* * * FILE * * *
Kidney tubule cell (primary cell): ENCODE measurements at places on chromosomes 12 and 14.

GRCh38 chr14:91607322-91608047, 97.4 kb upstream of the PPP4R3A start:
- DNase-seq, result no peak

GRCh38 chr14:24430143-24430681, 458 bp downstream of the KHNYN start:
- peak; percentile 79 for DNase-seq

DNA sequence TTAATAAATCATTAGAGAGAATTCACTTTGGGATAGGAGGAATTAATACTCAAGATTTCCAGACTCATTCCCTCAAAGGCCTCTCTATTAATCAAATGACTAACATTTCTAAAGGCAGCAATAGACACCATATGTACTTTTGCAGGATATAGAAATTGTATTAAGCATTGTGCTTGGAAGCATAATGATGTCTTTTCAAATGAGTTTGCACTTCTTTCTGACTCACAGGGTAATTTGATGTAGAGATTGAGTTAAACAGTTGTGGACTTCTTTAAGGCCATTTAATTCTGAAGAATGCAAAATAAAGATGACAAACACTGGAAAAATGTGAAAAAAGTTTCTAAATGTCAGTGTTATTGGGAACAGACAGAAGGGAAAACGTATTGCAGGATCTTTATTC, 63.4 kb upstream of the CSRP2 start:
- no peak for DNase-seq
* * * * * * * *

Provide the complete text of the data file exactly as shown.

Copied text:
Kidney tubule cell (primary cell): ENCODE measurements at places on chromosomes 12 and 14.

GRCh38 chr14:91607322-91608047, 97.4 kb upstream of the PPP4R3A start:
- DNase-seq, result no peak

GRCh38 chr14:24430143-24430681, 458 bp downstream of the KHNYN start:
- peak; percentile 79 for DNase-seq

DNA sequence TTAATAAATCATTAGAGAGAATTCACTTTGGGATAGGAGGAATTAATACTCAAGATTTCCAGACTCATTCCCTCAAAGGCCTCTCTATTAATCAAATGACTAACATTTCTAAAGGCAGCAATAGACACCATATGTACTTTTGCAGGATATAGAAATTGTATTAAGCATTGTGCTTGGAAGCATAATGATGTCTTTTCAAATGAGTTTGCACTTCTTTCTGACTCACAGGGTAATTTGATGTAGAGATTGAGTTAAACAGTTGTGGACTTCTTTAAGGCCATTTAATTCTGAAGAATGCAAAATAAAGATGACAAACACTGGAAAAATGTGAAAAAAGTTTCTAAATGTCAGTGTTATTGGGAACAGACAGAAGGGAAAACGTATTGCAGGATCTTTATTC, 63.4 kb upstream of the CSRP2 start:
- no peak for DNase-seq